The talks at the Geneva conference for Syria have gone nowhere. This is hardly surprising, as the regime does not even recognize the stated goal of the conference: the creation of a transition government that will not include Bashar al-Assad. Likewise, the attempt to salvage the talks and get a “quick win” by focusing on humanitarian relief yielded no results, after the regime conditioned its approval on measures designed to weaken the opposition militarily.
Despite these obvious failures, there is no sign that the United States is reconsidering its approach. On the contrary, Secretary of State John Kerry has stated clearly that the Geneva process would be a long, protracted affair. What accounts for the desire to persist in a policy that no serious observer believes will bring any tangible benefits?
The simple answer is that a policy designed to change Assad’s calculus would require the US to alter the balance of power on the ground. Time and again, President Obama has demonstrated that he does not regard the benefits of such a project to be worth the risks.
But there is more at work here than the mere difficulty of achieving the stated aims: the administration no longer believes in the goals that it claims to be pursuing. The shift in priorities at Geneva, away from transition of power to second-order objectives like humanitarian relief, is supported by an emerging consensus in the US foreign policy establishment according to which removing Assad from power is not just difficult but also undesirable.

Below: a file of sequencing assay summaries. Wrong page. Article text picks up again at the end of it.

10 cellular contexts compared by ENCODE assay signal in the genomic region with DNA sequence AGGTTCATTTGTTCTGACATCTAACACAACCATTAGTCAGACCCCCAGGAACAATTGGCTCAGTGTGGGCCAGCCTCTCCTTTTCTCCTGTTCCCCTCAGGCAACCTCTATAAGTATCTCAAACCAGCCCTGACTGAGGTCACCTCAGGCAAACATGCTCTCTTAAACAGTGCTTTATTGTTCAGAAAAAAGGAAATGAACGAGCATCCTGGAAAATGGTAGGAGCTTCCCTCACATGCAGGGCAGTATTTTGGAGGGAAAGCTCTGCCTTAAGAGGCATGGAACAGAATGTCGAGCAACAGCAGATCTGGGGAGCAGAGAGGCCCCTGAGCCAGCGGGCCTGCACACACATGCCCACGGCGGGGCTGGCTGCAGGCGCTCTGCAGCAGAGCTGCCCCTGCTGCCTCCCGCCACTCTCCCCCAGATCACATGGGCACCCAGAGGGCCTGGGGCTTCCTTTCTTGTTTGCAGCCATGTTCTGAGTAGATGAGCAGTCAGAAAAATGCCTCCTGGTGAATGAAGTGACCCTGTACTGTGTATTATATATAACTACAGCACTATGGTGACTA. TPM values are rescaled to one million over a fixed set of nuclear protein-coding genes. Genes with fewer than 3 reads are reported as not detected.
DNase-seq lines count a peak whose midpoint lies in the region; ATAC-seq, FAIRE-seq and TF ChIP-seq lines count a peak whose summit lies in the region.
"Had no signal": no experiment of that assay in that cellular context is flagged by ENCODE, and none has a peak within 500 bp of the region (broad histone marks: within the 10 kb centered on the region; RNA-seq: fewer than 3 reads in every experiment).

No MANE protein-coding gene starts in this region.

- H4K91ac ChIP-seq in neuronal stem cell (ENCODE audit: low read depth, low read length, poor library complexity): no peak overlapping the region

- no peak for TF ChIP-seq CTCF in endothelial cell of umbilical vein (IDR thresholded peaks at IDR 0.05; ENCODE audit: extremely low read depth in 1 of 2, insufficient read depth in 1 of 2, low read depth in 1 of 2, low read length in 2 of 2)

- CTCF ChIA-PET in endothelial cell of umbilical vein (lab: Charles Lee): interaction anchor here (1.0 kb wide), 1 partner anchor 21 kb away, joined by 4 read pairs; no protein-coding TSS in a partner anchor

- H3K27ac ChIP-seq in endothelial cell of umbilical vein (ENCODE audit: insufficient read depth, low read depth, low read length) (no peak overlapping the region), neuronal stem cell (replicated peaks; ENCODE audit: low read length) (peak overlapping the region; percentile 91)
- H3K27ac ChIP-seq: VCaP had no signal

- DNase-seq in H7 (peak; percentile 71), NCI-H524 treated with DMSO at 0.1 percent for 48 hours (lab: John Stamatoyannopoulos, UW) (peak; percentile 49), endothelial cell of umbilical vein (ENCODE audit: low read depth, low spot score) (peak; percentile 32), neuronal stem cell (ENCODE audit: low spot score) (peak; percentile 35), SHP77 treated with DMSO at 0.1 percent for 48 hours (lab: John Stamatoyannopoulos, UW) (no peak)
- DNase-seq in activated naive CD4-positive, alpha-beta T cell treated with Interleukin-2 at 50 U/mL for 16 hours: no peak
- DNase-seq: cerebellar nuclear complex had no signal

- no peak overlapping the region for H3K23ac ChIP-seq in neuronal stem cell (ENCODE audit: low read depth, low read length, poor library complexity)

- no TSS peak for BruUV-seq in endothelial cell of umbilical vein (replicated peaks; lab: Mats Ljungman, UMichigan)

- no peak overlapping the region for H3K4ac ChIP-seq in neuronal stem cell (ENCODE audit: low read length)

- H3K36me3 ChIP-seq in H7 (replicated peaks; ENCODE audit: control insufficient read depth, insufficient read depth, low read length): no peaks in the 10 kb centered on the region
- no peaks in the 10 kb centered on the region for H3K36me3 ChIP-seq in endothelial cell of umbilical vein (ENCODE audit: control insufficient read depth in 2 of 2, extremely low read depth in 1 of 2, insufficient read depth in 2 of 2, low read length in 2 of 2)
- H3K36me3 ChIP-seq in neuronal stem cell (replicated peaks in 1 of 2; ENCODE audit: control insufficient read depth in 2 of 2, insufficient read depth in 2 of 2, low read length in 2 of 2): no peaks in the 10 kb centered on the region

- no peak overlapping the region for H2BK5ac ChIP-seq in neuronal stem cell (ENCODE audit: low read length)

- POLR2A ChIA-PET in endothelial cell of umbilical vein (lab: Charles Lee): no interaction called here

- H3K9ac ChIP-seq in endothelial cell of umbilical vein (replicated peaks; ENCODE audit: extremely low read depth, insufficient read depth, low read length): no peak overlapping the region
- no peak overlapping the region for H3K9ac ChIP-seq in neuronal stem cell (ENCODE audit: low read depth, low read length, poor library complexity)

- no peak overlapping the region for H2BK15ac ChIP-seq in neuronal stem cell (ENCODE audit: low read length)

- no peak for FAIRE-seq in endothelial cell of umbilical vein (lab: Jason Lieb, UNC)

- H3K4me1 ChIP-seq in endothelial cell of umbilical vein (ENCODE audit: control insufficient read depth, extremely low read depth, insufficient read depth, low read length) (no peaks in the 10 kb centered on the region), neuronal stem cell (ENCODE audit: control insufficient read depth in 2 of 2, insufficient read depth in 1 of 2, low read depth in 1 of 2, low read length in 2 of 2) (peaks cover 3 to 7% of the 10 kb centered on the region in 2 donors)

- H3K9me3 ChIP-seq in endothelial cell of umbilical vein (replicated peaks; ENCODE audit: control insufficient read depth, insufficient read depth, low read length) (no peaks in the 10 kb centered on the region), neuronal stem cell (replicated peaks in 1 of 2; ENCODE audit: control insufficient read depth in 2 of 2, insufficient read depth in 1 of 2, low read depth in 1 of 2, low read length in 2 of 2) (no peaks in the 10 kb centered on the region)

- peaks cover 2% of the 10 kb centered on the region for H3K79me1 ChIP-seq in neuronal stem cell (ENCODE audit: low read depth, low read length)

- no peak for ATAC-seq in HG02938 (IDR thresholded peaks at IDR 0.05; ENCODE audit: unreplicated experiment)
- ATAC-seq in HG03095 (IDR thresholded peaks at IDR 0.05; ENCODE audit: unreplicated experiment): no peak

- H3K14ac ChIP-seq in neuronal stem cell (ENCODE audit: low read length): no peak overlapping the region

This view was on clear display, for example, in a piece by Leslie Gelb and Frank Wisner, two pillars of the realist foreign policy establishment. In their piece, the seasoned diplomats called for “sharply and publicly” redefining US objectives, arguing for collaborating with the Assad regime against “jihadi extremism.” Presumably, the category signifies the Al-Qaeda-aligned franchises in Syria, but the term’s vagueness leaves it open to include any group that doesn’t buy into the idea of cooperating with the regime. Similarly, Richard Haass, another leading light of the foreign policy establishment who served as Director of Policy Planning at the State Department during the George W. Bush administration, also counseled focusing on humanitarian relief and “weakening radicals.”
This consensus obviously reflects prevailing views in the White House. Gelb and Wisner inferred that “perhaps” the White House “now realizes that it was too quick off the mark and too absolute” in calling for Assad’s removal, and “perhaps now” is “prepared to entertain a transitional working arrangement” with him. Indeed, The Wall Street Journal reported last month that “senior administration officials now privately talk about Mr. Assad’s staying for the foreseeable future and voice regret about the decision, in August 2011, to call for him to step aside.”
The idea of a partnership with Assad is a recurring fantasy that has deep roots in the American foreign policy establishment, well predating the Syrian uprising. Indeed, engaging Assad and involving him in a process, no matter how recalcitrant he proves, has been the default position for US policymakers since the days of Hafez al-Assad. This position cuts across the partisan divide: the Bush administration similarly collaborated with Assad, mainly on counterterrorism, though they knew he was sponsoring attacks against the US in Iraq. Instead of taking action, senior officials advised dialogue to see if an accommodation could be reached; this approach prevailed for most of Bush’s term, except for a short interruption in 2005-2006.